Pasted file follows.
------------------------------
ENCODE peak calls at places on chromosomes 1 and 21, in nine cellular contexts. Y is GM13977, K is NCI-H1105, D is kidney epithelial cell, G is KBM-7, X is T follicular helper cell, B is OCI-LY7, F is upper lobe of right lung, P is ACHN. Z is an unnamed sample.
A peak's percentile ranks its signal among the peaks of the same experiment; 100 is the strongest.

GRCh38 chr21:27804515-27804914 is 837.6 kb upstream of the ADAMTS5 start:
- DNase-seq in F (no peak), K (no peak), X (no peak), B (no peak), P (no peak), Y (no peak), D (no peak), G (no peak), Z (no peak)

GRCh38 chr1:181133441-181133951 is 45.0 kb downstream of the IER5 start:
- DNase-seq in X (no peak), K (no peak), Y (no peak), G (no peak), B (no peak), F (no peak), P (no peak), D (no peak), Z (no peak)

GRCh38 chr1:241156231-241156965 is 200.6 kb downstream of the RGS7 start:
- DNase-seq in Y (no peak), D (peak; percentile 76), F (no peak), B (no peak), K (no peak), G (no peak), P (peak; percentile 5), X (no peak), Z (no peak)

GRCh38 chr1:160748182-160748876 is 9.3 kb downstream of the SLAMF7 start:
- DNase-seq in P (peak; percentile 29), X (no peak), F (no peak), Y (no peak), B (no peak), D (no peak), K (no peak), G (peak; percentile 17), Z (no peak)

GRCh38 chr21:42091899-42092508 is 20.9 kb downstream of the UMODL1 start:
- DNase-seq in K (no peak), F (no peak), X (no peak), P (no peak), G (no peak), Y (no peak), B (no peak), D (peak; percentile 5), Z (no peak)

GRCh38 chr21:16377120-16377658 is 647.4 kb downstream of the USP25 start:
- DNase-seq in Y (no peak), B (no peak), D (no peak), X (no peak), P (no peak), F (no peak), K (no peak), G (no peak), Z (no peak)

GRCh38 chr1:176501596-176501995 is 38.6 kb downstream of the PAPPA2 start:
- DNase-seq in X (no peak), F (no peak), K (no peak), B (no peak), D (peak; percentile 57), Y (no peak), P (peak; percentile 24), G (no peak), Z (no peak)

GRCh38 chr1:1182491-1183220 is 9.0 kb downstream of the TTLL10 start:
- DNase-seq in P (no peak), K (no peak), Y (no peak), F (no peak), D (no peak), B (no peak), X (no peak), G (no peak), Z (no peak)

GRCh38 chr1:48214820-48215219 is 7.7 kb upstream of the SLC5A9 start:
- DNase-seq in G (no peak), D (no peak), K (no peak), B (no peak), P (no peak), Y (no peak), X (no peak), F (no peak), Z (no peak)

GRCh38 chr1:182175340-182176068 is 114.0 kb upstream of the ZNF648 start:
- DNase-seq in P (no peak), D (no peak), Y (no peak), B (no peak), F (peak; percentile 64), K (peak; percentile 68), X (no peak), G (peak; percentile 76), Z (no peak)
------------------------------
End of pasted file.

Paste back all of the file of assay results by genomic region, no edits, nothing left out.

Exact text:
ENCODE peak calls at places on chromosomes 1 and 21, in nine cellular contexts. Y is GM13977, K is NCI-H1105, D is kidney epithelial cell, G is KBM-7, X is T follicular helper cell, B is OCI-LY7, F is upper lobe of right lung, P is ACHN. Z is an unnamed sample.
A peak's percentile ranks its signal among the peaks of the same experiment; 100 is the strongest.

GRCh38 chr21:27804515-27804914 is 837.6 kb upstream of the ADAMTS5 start:
- DNase-seq in F (no peak), K (no peak), X (no peak), B (no peak), P (no peak), Y (no peak), D (no peak), G (no peak), Z (no peak)

GRCh38 chr1:181133441-181133951 is 45.0 kb downstream of the IER5 start:
- DNase-seq in X (no peak), K (no peak), Y (no peak), G (no peak), B (no peak), F (no peak), P (no peak), D (no peak), Z (no peak)

GRCh38 chr1:241156231-241156965 is 200.6 kb downstream of the RGS7 start:
- DNase-seq in Y (no peak), D (peak; percentile 76), F (no peak), B (no peak), K (no peak), G (no peak), P (peak; percentile 5), X (no peak), Z (no peak)

GRCh38 chr1:160748182-160748876 is 9.3 kb downstream of the SLAMF7 start:
- DNase-seq in P (peak; percentile 29), X (no peak), F (no peak), Y (no peak), B (no peak), D (no peak), K (no peak), G (peak; percentile 17), Z (no peak)

GRCh38 chr21:42091899-42092508 is 20.9 kb downstream of the UMODL1 start:
- DNase-seq in K (no peak), F (no peak), X (no peak), P (no peak), G (no peak), Y (no peak), B (no peak), D (peak; percentile 5), Z (no peak)

GRCh38 chr21:16377120-16377658 is 647.4 kb downstream of the USP25 start:
- DNase-seq in Y (no peak), B (no peak), D (no peak), X (no peak), P (no peak), F (no peak), K (no peak), G (no peak), Z (no peak)

GRCh38 chr1:176501596-176501995 is 38.6 kb downstream of the PAPPA2 start:
- DNase-seq in X (no peak), F (no peak), K (no peak), B (no peak), D (peak; percentile 57), Y (no peak), P (peak; percentile 24), G (no peak), Z (no peak)

GRCh38 chr1:1182491-1183220 is 9.0 kb downstream of the TTLL10 start:
- DNase-seq in P (no peak), K (no peak), Y (no peak), F (no peak), D (no peak), B (no peak), X (no peak), G (no peak), Z (no peak)

GRCh38 chr1:48214820-48215219 is 7.7 kb upstream of the SLC5A9 start:
- DNase-seq in G (no peak), D (no peak), K (no peak), B (no peak), P (no peak), Y (no peak), X (no peak), F (no peak), Z (no peak)

GRCh38 chr1:182175340-182176068 is 114.0 kb upstream of the ZNF648 start:
- DNase-seq in P (no peak), D (no peak), Y (no peak), B (no peak), F (peak; percentile 64), K (peak; percentile 68), X (no peak), G (peak; percentile 76), Z (no peak)